BAA reports loss of £316m as debt costs soar

Passenger numbers fall for second quarter running as recession cuts travel
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The Independent Online

BAA, airports operator, reported rising losses yesterday thanks to ballooning debt costs and a second consecutive quarter of falling passenger numbers.

The number of travellers passing through the group's three London airports in the three months to March fell by 10 per cent. Even excluding mitigating factors such the early Easter and London's worst snow for nearly two decades, underlying traffic is still down 7.2 per cent, following a 7.1 per cent drop between October and December last year.

Although BAA is forecasting that the falls will stabilise, the remainder of the year is still expected to be difficult. The group posted a first-quarter pre-tax loss of £316m yesterday, far beyond the £55.6m loss in the same period of 2008.

The main culprit was £168m in interest payments on bond and bank debts, alongside a £141m loss on financial instruments principally relating to index-linked swaps. The group has net debt of £9.5bn, incurred from its £13bn takeover by Spanish infrastructure giant Ferrovial in 2006.

Colin Matthews, the chief executive, said: "Today's results were delivered in the most difficult economic circumstances, but are in line with our expectations. Although overall traffic trends weakened due to the economic downturn, Heathrow continues to demonstrate resilience, benefiting from its position as a major global hub airport for long-haul services. The rest of the year will be difficult and will present more challenges but our focus remains on raising service standards and maximising efficiency."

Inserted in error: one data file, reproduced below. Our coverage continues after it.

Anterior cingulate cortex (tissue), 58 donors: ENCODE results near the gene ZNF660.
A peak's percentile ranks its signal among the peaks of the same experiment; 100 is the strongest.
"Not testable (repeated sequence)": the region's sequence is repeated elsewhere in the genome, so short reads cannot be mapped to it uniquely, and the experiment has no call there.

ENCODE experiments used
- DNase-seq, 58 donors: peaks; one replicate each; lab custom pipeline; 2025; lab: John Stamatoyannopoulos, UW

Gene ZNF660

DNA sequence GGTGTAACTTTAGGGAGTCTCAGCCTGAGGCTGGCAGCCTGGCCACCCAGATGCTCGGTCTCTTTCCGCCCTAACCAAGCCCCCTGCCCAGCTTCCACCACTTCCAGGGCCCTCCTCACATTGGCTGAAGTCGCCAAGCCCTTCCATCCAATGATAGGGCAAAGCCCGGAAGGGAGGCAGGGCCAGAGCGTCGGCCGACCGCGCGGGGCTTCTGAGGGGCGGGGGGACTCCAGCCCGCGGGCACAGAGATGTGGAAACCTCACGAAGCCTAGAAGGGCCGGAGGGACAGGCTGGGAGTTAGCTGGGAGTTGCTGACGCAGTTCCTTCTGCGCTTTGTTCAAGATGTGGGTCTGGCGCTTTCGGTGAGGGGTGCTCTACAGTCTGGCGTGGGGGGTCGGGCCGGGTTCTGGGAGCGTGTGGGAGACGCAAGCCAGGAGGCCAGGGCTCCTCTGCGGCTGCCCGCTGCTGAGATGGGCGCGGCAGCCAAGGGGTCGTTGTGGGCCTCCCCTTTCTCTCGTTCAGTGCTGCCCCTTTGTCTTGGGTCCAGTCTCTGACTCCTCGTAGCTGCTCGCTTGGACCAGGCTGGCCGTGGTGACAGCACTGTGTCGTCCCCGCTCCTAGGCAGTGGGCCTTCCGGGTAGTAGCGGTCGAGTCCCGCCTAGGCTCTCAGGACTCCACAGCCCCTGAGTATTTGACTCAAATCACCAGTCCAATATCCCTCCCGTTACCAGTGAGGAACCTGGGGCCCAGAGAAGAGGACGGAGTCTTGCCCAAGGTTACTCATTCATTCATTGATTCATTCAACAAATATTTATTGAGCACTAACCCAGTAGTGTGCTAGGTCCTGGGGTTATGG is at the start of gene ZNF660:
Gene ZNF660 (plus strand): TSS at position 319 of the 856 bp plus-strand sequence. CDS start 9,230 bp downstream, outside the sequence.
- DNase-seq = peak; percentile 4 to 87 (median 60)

Domestic travel is the worst-hit segment of BAA's business, losing 12.6 per cent of passengers compared with the same period of 2008. European traffic is down 10.9 per cent, while long haul is the best performer with a reduction of only 8 per cent. Passenger numbers at Heathrow have proved the most resilient to the global downturn, with an underlying fall of 3.6 per cent over the first quarter, compared with a 14.6 per cent drop at both Gatwick and Stansted. Neither the loss-making group's debt position, nor the dwindling traffic, will help the group's efforts to sell off Gatwick at a good price.

The airport has been up for sale since September, pre-empting the findings of a two-year Competition Commission investigation into BAA's dominance of the London and Scotland airport sector. Three consortia are in the running for Gatwick – led by Manchester Airport Group, Global Infrastructure Partners and Lysander Investment – and the winner is to be announced imminently.

But the deal, once touted to be worth £1.8bn, is now not expected to go any higher than £1.5bn – bad news for BAA's plans to use the funds to pay down its debt mountain.

Once the Gatwick deal is concluded, BAA must proceed with the sale of Stansted, the Competition Commission ruled in its final report in March. Either Edinburgh or Glasgow airport must also be sold within two years.

Despite the overall gloom, BAA posted revenues up by 15.5 per cent to £522m and earnings before interest, tax, depreciation and amortisation up 27.9 per cent at £185m, on the back of higher tariffs for airlines and strong retail performance.

Net retail income per passenger grew by 8.8 per cent to £4.71. Airside shops at Heathrow were particularly successful, up 12.7 per cent to £5.15.